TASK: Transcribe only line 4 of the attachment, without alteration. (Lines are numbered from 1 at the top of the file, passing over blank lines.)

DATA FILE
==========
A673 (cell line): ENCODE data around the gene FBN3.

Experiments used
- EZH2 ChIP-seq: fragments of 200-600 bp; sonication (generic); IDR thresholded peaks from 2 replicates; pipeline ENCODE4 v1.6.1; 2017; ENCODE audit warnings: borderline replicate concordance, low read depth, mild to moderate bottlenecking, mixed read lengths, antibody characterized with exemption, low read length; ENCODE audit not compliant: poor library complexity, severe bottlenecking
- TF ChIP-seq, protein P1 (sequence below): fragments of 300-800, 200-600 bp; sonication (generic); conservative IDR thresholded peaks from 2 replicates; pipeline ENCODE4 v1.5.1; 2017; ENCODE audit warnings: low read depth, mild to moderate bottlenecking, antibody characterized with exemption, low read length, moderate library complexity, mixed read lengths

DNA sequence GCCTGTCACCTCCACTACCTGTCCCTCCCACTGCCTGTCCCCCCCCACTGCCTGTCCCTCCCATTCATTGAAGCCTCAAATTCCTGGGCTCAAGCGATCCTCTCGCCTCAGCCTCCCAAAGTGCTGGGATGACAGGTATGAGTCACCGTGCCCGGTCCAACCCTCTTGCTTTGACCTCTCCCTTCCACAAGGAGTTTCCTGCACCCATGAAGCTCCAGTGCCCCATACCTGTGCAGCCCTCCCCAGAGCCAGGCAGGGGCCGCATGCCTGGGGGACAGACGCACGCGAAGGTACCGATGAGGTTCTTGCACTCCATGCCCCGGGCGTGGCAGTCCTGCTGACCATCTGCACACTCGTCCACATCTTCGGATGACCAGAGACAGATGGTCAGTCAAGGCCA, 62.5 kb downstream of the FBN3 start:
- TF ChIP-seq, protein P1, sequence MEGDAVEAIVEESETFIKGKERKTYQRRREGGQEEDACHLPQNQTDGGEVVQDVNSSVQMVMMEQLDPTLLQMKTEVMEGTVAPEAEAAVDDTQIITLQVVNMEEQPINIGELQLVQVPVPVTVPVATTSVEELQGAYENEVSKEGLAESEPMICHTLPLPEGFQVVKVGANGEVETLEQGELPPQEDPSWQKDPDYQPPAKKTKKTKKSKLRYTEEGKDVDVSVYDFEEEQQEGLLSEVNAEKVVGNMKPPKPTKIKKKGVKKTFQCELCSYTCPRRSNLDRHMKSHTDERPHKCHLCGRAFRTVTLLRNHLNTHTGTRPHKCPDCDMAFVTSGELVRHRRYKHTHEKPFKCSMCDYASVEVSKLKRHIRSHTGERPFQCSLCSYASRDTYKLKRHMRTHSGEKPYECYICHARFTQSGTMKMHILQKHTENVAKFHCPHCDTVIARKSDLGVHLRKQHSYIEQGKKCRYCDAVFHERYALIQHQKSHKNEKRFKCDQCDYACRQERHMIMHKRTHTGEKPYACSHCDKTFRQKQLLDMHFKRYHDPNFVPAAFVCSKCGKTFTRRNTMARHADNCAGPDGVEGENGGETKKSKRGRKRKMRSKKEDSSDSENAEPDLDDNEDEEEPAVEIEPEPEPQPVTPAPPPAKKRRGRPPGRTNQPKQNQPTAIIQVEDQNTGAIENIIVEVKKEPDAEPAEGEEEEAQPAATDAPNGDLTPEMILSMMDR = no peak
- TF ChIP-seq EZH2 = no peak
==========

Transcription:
- TF ChIP-seq, protein P1 (sequence below): fragments of 300-800, 200-600 bp; sonication (generic); conservative IDR thresholded peaks from 2 replicates; pipeline ENCODE4 v1.5.1; 2017; ENCODE audit warnings: low read depth, mild to moderate bottlenecking, antibody characterized with exemption, low read length, moderate library complexity, mixed read lengths